Essential for Healthy Bones
Calcium is an extremely important mineral that is prevalent in a variety of foods. Calcium plays an important role in bone health.
The majority of calcium can be found in your bones and teeth as it helps keep teeth and bones hard.
Calcium is important for more than just bone and teeth health though. It also helps carry messages from the brain to your body and helps move blood through your body.
Calcium also plays a role in making sure hormones and enzymes are released naturally in the body.
Food Sources of Calcium
- Milk, yogurt, cheese
- Kale, broccoli, Chinese cabbage
- Sardines, salmon
- Fortified products
- People Vulnerable to Calcium Deficiencies
Certain groups of people are more prone to being calcium deficient. These include:
- These women will are especially susceptible to issues with bone density and osteoporosis and commonly do not absorb calcium as well as they need to.
- Women who experience amenorrhea (lack of a menstrual cycle).
- Unless pregnant women do not commonly lack a menstrual cycle. Women who experience amenorrhea typically stop experiencing menstrual periods due to either heavy exercise or not enough calories, sometimes a combination of both.
- Lactose intolerant people.
- People who have lactose intolerance have trouble digesting sugars found in milk. Luckily there are a variety of lactose-free or low-lactose products that they can purchase to receive calcium.
Signs & Symptoms of Calcium Deficiency
If the body does not get enough calcium from diet for supplements it will begin taking it from the bones. If this continues for a period of time it can have quite drastic effects on your overall bone density.
The lower your bone density is the greater your risk for developing diseases such as osteoporosis or having a bone fracture.
If you have an extremely sever calcium deficiency you may experience any of the following:
- Tingling in fingers
- Abnormal heart rhythms
- Variety of Calcium Supplements
Calcium is often found in multivitamin and mineral supplements but separate calcium supplements do exist.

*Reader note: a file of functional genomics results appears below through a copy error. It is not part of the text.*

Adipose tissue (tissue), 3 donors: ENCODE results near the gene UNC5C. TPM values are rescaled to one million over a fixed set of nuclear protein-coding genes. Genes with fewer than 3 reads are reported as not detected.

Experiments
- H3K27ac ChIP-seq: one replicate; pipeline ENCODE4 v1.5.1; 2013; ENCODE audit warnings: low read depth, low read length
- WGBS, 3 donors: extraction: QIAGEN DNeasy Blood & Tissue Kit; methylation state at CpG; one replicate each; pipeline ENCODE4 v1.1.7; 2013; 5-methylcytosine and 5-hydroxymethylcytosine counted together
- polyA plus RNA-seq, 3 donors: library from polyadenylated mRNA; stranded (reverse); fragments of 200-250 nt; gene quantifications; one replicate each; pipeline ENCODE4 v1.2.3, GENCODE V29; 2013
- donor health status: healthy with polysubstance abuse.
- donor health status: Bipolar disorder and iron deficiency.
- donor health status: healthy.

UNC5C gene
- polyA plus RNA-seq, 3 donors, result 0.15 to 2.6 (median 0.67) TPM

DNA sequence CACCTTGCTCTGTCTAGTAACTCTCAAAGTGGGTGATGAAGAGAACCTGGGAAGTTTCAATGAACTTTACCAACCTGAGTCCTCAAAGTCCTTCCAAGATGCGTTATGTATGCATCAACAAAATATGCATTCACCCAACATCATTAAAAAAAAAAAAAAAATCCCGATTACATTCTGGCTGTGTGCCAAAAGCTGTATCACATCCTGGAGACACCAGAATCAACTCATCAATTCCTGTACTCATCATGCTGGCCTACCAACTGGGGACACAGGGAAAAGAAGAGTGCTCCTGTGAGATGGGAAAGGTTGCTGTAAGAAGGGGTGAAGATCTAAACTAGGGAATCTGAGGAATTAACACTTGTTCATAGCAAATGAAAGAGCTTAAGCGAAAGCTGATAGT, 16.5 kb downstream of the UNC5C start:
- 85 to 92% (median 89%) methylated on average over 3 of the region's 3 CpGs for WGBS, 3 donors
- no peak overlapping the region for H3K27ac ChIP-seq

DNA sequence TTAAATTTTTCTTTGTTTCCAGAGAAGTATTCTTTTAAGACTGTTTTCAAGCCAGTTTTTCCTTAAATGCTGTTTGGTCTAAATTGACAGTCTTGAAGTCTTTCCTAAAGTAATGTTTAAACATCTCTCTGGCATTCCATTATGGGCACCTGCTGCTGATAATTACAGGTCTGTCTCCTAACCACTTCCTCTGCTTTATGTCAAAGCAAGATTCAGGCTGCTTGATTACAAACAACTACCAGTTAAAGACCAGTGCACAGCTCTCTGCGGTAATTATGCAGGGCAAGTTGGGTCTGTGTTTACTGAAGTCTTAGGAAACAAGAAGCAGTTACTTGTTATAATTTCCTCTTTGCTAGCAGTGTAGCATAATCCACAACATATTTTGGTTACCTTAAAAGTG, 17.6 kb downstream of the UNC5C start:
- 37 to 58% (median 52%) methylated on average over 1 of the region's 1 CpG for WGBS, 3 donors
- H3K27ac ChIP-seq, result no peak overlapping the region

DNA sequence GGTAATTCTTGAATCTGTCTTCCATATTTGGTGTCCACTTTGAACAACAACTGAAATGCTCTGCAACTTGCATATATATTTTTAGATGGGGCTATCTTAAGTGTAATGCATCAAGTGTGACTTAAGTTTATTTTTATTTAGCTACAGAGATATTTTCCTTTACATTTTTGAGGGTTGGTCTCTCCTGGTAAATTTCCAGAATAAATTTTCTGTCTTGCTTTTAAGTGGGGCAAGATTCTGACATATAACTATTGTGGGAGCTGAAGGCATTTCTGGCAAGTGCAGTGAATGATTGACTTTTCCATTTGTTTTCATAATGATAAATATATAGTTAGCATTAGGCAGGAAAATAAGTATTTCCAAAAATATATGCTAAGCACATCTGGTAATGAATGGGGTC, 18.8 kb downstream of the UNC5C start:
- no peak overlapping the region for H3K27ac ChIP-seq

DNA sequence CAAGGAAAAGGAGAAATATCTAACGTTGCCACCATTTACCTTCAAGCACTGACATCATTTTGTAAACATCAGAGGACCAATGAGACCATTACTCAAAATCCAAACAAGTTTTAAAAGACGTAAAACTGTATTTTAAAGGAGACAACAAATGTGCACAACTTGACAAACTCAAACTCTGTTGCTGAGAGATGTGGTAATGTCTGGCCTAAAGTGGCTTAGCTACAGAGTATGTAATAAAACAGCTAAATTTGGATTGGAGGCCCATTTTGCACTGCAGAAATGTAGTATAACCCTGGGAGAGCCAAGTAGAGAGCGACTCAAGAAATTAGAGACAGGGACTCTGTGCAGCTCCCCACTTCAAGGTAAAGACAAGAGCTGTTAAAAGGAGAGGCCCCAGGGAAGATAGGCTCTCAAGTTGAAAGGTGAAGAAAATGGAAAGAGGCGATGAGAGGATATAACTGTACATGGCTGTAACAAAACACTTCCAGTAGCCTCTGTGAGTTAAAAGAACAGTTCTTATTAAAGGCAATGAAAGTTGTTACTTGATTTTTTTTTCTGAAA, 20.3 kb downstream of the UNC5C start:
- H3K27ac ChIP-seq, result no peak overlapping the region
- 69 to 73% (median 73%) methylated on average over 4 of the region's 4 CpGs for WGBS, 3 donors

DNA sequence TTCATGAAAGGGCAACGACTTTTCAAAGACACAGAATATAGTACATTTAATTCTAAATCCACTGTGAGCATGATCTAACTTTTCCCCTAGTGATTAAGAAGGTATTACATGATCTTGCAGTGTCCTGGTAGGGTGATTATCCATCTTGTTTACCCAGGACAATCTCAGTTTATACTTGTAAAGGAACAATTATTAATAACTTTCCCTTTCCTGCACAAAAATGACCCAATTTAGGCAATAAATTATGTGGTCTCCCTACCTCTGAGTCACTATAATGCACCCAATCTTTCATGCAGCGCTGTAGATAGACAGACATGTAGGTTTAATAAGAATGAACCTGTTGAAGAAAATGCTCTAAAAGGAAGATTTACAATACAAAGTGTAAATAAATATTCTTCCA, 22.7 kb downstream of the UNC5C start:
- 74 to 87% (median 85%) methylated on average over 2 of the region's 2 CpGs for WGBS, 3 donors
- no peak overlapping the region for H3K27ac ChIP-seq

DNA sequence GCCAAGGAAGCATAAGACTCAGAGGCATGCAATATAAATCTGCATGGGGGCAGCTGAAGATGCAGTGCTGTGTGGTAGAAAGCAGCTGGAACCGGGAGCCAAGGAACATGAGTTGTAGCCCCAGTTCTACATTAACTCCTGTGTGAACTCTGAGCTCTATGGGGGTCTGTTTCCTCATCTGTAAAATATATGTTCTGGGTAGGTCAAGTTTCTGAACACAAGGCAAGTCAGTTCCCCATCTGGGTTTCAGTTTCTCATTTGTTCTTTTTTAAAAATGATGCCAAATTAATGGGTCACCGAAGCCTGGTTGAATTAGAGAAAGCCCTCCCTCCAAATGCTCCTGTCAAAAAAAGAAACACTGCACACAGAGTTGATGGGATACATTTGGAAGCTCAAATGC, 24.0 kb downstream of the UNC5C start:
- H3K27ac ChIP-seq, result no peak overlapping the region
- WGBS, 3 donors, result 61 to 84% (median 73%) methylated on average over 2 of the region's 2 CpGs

While it's important to get enough calcium it's also important to make sure that you are not exceeding the safe upper limit for this mineral.
Calcium generally comes in one of two different forms: calcium carbonate or calcium citrate.
Calcium carbonate absorbs best when taken with food and calcium citrate is better absorbed on an empty stomach.
Too much calcium can cause constipation and could possibly increase your risk of kidney stones. The safe upper limits are as follows:
- Birth to 6 months: 1,000 mg
- Infants 7-12 months: 1,500 mg
- Children 1-8: 2,500 mg
- Children 9-18: 3,000 mg
- Adults 51 and older: 2,000 mg
- Pregnant and breastfeeding teens: 3,000 mg
- Pregnant and breastfeeding adults: 2,500 mg
- Calcium plays an important role in bone health.
- Milk, yogurt, and cheese are the main food sources of calcium in the U.S.
- Most calcium dietary supplements contain calcium in the carbonate or citrate form – the carbonate form is cheaper but is absorbed best when taken with food.
- Those with low levels of stomach acid bsorb calcium citrate more easily than calcium carbonate.
- Other forms of calcium in supplements include gluconate, lactate, and phosphate. Many younger, under 18, and older, over 50, people do not get enough calcium from the foods they eat.
- Over the long term, insufficient calcium consumption can lead to low bone mass (osteopenia) or increase the risk of osteoporosis and bone fractures.